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It was 40 years ago today that a busload of reporters went on a long & twisty trip. Leaving out of Three Rivers, CA., they first crossed the bridge in Oak Grove ...
Copyright 1966 Walt Disney Productions
... then traveled another 20 miles on a narrow 1-&-1/2 car-wide dirt road through the Northern California wilderness. Up, up, up into the mountains that bus climbed. Before finally stopping outside of a modest collection of cabins that sat at the base of a truly impressive mountain.
And who should then step out of one of these log cabins to come greet these reporters? Walt Disney!
Copyright 1966 Walt Disney Productions
Yep, it was 40 years ago today that Walt announced his Mineral King project. Which would have transformed this remote section of the Sierra Nevada into a skiers paradise.
In the image capture below, Disney (left) is showing then-California governor Edmund G. "Pat" Brown (center) a conceptual painting of what the finished resort would look like. These plans had been drawn up by WED with the help of noted skiiing coach Willy Schaeffer (I.E. The gentleman in the light blue sweater on the right). Who -- decades earlier -- had helped develop the plans for the popular Squaw Valley ski area.
Sadly, for a variety of reasons (I.E. Walt Disney's untimely passing in December of 1966, the Sierra Club's aggressive campaign against the development of this remote section of national forest), this project never actually made it off the drawing board.
But still the Mineral King name holds a lot of mystery for Disney dweebs like myself. It's one of those great "What Ifs." As in: What If ... Walt Disney had lived just a few more years and used his considerable personal charm to persuade the Sierra Club to abandon all of its lawsuits? Would this ski area then have actually been built?
Me personally? I always wondered what it was about this particular section of the Sierra Nevadas that made Walt say "This is where I want to build my ski area." Soooo ... During a recent trip to California, I persuaded the ever-wise-and-patient Nancy to join me on a drive out into the woods.
Photo by Nancy Stadler
Mineral King really does sort of redefine the term "remote." In order to reach this backwoods section of Sequoia National Forest, you have to travel up a narrow, mostly dirt road which (Seriously. I'm not lying about this. You can look it up for yourself) features 698 turns.
Mind you, the turns and those steep drop-offs aren't the only things to worry about. Between early June and mid July, you actually have to watch out for marmots. Who -- in a desperate search for salt -- will gnaw on the wiring of your car. Not to mention chewing through your radiator hoses.
You also have to keep an eye out for wayward livestock. Like these cows that just wandered out into the road, slowing our trip to the summit.
The higher you went, the twistier & narrower the route got. Here, Nancy demonstrates that this old logging road really was just 1-&-1/2 cars wide.
Photo by Jim Hill
Okay. So the drive up to Mineral King was (obviously) a little nerve racking. But the view along the way was spectacular ...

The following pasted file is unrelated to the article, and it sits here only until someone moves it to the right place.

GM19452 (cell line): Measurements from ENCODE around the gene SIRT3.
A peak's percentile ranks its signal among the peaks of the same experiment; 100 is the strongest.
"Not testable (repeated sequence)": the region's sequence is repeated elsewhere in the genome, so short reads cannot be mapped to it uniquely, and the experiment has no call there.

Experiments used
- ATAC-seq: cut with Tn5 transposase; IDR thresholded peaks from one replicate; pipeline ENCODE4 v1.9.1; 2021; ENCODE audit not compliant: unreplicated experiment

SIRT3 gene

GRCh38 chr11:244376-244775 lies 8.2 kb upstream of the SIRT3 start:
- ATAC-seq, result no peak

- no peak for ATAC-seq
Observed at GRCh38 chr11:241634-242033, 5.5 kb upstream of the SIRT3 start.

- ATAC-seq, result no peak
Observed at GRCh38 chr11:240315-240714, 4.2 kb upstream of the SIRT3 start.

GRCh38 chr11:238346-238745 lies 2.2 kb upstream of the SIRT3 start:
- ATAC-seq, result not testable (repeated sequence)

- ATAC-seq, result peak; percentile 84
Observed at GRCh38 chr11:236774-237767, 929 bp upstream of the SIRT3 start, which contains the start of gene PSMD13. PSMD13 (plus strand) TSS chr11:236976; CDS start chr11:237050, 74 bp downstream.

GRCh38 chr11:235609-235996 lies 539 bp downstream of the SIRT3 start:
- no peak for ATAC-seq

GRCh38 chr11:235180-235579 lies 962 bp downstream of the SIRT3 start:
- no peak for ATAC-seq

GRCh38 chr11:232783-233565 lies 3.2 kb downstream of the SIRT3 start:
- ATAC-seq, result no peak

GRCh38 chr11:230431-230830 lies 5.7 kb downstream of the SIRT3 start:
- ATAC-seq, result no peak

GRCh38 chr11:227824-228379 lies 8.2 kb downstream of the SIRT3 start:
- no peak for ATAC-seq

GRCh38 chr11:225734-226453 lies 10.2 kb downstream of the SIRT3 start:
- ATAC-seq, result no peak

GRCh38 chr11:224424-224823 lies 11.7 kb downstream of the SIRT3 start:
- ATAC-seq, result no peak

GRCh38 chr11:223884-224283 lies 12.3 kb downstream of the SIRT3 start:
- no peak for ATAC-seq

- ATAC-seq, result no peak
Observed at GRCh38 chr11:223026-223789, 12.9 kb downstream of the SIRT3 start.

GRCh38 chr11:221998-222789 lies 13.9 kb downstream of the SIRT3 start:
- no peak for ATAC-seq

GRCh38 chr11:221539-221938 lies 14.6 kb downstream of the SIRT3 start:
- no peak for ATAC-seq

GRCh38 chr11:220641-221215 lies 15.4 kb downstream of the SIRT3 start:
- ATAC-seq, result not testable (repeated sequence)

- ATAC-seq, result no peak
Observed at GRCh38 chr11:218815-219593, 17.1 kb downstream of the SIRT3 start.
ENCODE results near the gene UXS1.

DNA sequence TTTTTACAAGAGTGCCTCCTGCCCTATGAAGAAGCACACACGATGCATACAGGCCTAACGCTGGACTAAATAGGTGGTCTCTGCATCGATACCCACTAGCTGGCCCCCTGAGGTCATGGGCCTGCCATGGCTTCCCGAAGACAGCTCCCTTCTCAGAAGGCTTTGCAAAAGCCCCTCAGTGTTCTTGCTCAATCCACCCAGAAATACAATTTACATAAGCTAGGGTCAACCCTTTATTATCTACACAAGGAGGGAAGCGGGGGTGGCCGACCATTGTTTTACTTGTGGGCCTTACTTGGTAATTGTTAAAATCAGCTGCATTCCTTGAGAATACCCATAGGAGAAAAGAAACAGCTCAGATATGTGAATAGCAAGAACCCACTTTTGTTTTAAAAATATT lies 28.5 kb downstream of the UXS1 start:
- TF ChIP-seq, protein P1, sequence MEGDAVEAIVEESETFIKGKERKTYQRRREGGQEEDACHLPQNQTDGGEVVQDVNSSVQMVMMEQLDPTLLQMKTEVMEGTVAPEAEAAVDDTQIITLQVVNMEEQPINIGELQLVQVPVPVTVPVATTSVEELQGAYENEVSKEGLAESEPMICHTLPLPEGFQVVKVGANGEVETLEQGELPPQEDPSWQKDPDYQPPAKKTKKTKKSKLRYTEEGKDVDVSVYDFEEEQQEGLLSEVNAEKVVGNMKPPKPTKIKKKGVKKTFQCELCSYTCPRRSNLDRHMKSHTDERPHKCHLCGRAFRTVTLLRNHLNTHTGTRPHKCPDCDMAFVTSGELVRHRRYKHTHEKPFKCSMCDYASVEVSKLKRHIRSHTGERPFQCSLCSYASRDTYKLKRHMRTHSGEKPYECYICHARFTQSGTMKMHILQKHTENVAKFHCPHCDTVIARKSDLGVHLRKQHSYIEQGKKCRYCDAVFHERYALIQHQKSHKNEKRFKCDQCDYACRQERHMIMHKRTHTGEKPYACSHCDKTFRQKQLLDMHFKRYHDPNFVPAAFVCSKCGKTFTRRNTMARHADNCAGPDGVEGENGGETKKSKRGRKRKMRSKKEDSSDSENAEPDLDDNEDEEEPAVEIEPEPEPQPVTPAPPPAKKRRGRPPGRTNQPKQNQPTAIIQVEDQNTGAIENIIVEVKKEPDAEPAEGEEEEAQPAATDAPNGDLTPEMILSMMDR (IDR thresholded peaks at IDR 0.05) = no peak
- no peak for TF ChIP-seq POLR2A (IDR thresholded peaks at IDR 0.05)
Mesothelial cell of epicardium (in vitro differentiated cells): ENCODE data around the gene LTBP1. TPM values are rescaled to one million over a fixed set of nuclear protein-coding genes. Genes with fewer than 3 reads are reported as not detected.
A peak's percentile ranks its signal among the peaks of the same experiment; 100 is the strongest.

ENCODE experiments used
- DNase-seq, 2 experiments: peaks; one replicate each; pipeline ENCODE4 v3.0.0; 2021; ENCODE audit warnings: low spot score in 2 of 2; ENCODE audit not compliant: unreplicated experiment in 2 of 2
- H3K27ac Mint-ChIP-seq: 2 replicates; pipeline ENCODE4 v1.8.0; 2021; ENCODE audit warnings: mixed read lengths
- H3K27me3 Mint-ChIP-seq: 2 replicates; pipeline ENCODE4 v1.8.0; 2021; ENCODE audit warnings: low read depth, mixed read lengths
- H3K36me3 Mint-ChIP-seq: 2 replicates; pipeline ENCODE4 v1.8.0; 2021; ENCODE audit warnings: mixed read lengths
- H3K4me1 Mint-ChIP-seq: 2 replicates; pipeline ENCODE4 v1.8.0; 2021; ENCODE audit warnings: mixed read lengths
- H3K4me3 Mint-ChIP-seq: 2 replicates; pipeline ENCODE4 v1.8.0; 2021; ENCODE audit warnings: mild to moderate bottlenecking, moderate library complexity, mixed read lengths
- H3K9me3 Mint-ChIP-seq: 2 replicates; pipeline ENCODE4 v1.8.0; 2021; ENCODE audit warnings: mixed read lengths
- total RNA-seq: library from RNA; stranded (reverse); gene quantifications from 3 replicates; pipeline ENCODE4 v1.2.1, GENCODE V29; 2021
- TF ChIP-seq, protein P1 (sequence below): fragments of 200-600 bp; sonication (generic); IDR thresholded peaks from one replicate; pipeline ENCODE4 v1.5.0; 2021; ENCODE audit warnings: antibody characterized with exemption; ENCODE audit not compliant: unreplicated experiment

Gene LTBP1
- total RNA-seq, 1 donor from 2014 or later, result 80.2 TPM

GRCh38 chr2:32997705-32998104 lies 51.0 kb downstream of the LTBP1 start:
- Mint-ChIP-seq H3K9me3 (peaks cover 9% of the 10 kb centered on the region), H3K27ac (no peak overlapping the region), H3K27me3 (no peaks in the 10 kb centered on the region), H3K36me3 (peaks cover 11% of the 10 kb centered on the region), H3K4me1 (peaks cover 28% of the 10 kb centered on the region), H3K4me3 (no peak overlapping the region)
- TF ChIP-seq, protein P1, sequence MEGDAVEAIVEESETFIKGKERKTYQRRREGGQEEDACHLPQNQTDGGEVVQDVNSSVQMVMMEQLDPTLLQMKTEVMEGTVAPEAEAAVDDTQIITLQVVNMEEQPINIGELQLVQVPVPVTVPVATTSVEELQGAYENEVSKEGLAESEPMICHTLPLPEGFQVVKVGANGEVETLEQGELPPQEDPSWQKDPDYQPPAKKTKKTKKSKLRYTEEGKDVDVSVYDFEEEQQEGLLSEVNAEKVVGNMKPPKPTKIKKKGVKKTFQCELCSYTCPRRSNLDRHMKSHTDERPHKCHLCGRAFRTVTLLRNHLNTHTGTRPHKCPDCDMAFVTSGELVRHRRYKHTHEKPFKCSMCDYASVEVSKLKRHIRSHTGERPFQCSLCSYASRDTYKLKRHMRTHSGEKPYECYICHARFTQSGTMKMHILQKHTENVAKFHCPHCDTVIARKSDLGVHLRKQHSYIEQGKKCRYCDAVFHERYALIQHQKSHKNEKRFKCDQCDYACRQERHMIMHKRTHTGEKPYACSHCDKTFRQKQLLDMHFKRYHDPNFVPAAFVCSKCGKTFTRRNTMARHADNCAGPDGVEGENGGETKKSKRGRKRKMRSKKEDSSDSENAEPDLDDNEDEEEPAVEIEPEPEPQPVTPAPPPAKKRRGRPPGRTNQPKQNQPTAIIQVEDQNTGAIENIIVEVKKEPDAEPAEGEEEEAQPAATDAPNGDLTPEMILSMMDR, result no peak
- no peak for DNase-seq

... Not to mention the Sequoias that you'd spy as you drove deeper into the forest.
And -- every so often, through the trees -- you'd get a glimpse of Mineral King itself.
Still, at every turn, there were these reminders that this remote wilderness can be a pretty tough place to get around. Particularly between April & November, when this section of the Sierra Nevadas is typically snowbound.
Finally, after over an hour of driving, we reached the Mineral King Ranger Station ....
... Where -- 40 years ago today -- Walt Disney made his last public appearance at the press conference for his proposed ski area.
Now what was kind of intriguing about finally making it up to Mineral King was ... Well, you have to understand that one of the main ways that the Sierra Club derailed this proposed ski area was the argument that -- by going forward with this particular project -- the Mouse would be defiling this pristene wilderness. Well, as you can see by the photos below ...
... Mineral King is hardly what you could call a pristene wilderness. There's ample evidence of the silver mining ...
... and logging operations that worked in this remote area as far back as the 1870s.
And -- yet -- once you got to the end of Mineral King Road (This literally was where you'd turn your car around for the trip back to Three Rivers) ...
... and took in all the beauty that surrounded you ...
... you eventually began to think that maybe the Sierra Club was right ...
... that maybe it was a good thing that Walt Disney Productions didn't ultimately build a ski area back here in this remote corner of the Sierra Nevadas.
Though -- that said -- one look at Mineral King Mountain and you can just see Walt Disney saw in this place. How the natural lay of the land would have lent itself to skiing. How this remote location would have been a spectacular setting for a new Disney-designed resort.
Anyway ... In the months ahead, we'll be revisiting the Mineral King story here at JHM. What Walt's original dream was ... And how that dream got derailed.
But -- for now -- I just thought you'd enjoy getting a look at this section of the Sierra Nevadas. Where -- 40 years ago today -- Walt made his last public appearance by talking with a bunch of reporters about his plans for Mineral King.
Chris Barry talks about the role that Walt Disney played in the founding of the Sugar Bowl Resort, which was one of Northern California's very first ski areas
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